Iowa caucus and New Hampshire primary kick off state primaries
March 8, 2016
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The battle for the presidential nomination is officially underway—the Iowa caucus took place on Tuesday, Feb. 2, and the New Hampshire primary on Feb. 9.
In order to win the official nomination for a party, a candidate must win a majority of party delegates, who are party representatives sent to each National Convention to choose the party nominee. Out of the 4,763 delegates sent to the Democratic National Convention, a candidate must win 2,383. On the Republican side, there are significantly less delegates, only 2,472, and 1,237 are needed to win.
A tight race ensued in Iowa between Democratic candidates Vermont Senator Bernie Sanders and former Secretary of State Hillary Clinton. Although Clinton was declared winner after hours of voting, she never led by more than a slight margin. The final count resulted in Clinton winning at 49.9 percent, with Sanders falling just so slightly behind at 49.6 percent. They split the delegates almost evenly, with 23 going to Clinton and 21 to Sanders.
In New Hampshire, on the other hand, Sanders took home 13 of the 24 delegates. He went in leading in the polls by a wide margin—about 12 percent—and came out victorious at 60 percent.
A win in Iowa or New Hampshire typically provides momentum, something Sanders will need if he as any chance of winning the nomination. Although his campaign has grown rapidly and essentially mobilized young voters, he will still need to win a vast majority of the state primaries. According to CNN, Clinton currently holds 431 delegates, the majority of whom are superdelegates. Although Sanders lags behind with a total of 52 delegates, his success and exposure through Iowa and New Hampshire undoubtedly add fuel to his campaign.
As for the GOP, Texas Senator Ted Cruz took home a win in Iowa, as he ranked at 27.6 percent and received approximately eight delegates. Donald Trump placed second at 24.3 percent and Florida Senator Marco Rubio third at 23.1 percent, and they each received seven delegates. Dr. Ben Carson and Pennsylvania Senator Rand Paul lagged behind at 9.3 and 4.5 percent.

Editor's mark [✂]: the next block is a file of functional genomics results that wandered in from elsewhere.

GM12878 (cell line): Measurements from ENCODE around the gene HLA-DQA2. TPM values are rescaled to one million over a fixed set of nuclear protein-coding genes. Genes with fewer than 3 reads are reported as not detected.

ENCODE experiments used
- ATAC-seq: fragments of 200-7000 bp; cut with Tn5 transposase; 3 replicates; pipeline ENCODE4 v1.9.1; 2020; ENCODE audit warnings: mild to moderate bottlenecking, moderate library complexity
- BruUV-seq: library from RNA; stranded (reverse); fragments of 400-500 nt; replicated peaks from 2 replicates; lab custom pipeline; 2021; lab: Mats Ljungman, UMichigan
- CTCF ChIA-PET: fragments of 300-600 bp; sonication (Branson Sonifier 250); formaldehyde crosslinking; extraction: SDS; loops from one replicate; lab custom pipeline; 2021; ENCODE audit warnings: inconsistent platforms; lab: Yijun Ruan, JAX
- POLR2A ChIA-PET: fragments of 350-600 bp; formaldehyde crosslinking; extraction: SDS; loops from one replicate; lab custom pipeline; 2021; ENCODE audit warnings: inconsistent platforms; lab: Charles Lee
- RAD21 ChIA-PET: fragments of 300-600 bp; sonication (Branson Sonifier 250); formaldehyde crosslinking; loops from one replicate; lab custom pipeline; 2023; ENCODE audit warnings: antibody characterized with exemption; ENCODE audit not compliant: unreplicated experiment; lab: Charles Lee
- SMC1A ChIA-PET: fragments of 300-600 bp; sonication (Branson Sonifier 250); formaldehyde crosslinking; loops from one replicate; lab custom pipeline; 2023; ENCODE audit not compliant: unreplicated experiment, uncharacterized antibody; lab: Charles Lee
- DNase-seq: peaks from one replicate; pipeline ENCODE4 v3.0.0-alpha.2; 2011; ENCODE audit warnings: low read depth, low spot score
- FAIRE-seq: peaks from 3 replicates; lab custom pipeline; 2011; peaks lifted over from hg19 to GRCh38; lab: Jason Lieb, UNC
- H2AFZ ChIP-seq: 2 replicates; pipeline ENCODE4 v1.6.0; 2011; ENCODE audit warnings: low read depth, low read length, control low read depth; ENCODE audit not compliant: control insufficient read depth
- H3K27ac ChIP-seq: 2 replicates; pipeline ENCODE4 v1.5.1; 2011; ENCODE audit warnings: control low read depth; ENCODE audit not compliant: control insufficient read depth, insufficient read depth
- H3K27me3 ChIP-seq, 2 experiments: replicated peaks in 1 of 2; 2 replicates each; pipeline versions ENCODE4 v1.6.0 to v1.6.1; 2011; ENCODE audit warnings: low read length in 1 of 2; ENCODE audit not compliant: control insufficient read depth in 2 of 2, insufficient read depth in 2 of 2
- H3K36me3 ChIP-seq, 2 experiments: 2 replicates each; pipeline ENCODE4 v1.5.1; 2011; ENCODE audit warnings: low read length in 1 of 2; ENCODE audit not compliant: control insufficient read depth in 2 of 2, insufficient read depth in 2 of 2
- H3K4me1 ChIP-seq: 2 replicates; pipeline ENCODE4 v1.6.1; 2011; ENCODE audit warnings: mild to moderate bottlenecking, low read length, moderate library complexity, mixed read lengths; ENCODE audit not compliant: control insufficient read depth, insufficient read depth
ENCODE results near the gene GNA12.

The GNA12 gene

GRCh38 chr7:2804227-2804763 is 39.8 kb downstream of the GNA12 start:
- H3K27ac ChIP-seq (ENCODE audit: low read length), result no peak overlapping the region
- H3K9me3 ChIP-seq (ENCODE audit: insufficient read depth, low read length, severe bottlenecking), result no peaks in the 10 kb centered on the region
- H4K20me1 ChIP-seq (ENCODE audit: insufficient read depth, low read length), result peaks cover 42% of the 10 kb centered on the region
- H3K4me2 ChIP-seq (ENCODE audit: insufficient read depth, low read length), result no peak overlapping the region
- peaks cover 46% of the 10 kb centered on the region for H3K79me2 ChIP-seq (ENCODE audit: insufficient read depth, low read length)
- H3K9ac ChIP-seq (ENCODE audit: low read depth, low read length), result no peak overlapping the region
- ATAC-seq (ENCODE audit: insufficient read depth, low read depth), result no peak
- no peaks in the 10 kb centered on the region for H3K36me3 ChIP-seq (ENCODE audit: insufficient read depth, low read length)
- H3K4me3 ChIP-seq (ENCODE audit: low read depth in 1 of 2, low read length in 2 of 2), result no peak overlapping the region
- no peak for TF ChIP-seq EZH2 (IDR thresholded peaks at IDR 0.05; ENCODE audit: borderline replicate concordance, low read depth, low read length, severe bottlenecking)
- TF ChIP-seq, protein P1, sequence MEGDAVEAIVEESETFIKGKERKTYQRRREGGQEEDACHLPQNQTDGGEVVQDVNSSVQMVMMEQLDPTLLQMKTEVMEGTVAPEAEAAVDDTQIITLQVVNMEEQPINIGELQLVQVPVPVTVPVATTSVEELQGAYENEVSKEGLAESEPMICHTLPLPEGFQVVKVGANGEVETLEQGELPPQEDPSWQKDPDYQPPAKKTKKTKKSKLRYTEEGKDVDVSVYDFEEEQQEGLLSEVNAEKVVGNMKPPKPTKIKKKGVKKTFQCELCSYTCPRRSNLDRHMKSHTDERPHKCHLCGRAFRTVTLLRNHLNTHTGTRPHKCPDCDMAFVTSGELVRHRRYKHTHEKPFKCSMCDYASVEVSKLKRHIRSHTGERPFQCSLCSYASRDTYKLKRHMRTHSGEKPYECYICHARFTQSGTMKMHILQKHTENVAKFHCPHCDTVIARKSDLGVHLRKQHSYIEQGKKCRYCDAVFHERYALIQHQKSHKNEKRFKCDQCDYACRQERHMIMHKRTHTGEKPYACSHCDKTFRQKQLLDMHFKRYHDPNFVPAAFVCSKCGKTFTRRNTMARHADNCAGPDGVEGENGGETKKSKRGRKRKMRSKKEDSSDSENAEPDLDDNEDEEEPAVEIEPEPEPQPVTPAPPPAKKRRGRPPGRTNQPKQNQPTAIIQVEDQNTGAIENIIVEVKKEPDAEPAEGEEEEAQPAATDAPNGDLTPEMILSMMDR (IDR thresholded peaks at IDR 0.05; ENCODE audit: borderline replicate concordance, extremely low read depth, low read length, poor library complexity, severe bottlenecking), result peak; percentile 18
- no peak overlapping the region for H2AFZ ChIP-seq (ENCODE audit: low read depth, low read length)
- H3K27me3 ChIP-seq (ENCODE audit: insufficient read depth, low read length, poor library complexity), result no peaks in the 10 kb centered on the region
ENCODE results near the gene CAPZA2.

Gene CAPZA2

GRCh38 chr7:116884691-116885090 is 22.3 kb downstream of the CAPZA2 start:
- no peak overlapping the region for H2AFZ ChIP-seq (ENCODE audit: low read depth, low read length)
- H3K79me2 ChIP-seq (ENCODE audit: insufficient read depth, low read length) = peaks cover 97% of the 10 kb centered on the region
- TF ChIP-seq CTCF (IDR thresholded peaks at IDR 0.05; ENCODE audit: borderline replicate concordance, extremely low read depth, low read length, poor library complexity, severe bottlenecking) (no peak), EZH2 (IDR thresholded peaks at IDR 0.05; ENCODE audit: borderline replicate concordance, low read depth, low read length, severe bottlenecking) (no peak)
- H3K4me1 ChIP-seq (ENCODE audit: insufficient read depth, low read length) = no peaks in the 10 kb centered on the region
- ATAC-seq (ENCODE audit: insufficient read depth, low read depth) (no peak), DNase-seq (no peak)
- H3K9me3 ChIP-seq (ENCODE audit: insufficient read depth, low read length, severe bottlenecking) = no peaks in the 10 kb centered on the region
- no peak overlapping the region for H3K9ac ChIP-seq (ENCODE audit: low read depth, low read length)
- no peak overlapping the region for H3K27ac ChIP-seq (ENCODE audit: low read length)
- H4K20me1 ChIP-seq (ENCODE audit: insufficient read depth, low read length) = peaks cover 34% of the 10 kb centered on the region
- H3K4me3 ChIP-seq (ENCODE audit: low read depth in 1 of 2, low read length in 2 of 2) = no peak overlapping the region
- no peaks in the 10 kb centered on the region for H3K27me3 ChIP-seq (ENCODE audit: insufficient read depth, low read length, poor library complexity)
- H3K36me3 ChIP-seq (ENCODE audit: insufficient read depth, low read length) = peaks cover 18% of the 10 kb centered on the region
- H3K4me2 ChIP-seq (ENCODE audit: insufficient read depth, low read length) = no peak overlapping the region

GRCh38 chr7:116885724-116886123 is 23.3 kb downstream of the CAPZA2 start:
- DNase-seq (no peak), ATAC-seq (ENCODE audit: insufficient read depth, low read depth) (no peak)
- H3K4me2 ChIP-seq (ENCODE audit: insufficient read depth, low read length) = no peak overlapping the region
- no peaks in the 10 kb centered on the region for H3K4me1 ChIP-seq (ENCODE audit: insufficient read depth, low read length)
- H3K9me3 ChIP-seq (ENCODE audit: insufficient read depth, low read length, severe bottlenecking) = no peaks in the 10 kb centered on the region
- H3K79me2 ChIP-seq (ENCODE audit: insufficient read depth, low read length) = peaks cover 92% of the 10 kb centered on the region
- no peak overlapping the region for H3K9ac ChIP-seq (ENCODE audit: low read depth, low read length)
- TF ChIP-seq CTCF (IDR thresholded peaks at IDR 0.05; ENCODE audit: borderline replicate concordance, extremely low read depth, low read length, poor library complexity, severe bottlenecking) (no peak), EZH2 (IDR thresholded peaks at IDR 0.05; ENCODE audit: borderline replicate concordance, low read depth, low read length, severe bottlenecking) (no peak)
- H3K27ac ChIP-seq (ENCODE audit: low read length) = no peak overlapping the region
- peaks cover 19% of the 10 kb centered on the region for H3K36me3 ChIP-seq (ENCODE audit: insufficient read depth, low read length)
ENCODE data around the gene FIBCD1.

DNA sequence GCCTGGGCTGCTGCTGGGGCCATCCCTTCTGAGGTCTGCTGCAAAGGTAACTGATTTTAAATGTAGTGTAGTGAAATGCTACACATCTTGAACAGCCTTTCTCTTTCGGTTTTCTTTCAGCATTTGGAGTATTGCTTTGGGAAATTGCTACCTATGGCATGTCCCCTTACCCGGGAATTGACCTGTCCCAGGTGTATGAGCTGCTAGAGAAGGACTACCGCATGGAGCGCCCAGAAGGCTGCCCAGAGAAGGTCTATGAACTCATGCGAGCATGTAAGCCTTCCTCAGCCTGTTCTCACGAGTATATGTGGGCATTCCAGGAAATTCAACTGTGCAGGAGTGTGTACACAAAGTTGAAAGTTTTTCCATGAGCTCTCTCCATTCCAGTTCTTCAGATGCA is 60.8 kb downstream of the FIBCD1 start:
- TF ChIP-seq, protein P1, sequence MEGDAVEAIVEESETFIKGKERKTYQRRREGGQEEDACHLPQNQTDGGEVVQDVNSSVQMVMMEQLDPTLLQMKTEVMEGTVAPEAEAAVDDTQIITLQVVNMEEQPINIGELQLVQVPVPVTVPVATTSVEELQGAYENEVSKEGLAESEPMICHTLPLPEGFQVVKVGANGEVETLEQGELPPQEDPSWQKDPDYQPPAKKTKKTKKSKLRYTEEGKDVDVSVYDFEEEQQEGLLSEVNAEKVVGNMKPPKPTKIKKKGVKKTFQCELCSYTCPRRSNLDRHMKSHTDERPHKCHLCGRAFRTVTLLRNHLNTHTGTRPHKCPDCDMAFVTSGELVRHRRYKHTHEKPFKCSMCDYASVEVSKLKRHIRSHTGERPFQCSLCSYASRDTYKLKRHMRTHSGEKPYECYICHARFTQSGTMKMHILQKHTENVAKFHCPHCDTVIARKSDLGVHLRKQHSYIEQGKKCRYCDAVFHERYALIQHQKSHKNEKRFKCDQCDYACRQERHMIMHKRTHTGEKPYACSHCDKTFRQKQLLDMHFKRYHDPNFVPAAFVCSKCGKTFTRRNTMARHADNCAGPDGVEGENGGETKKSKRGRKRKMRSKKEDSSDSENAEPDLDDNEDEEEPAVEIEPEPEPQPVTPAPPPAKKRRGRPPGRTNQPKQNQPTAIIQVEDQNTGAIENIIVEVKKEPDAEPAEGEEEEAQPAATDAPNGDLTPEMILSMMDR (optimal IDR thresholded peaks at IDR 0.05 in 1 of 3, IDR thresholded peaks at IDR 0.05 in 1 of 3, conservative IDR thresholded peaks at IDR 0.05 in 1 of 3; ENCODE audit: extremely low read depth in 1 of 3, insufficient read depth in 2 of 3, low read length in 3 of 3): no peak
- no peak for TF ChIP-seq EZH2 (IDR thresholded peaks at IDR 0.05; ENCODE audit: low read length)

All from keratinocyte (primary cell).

Although he placed second in Iowa, Trump headed into New Hampshire polling at a 31 percent lead, with Rubio and Cruz trailing at 15 percent and 13 percent. Sure enough, Trump won the primary with 35.1 percent of the vote and received 10 of the 23 delegates. After Trump came Ohio Governor John Kasich, who won three delegates and put some life back into his campaign. Cruz and former Florida Governor Jeb Bush split the last four delegates. Rubio, who received no delegates, was believed to have placed poorly because of his weak performance in the GOP presidential debate.
With 17 delegates in total, Trump currently leads the GOP race. But Cruz and Rubio are not far behind, and many voters have yet to support one of the three frontrunners. As more and more candidates fall off the ticket, their respective voters will have to pledge their support to another candidate—which means Rubio, Cruz and Trump still have plenty of voters to win over. Candidates who have already dropped their campaign include Chris Christie, Carly Fiorina, Mike Huckabee, Bobby Jindal, Rand Paul and Rick Santorum.
The general election is a long way off, and the race for the presidential nomination has just begun. The California Primary will take place on June 7, the Democratic National Convention in Philadelphia, Pennsylvania on July 25-28 and the Republican National Convention in Cleveland, Ohio on July 18-21. But as the state primaries continue throughout the next few months, two presidential candidates will slowly emerge from each side—and with the inconsistency exhibited between Iowa and New Hampshire, an exciting race is in the making.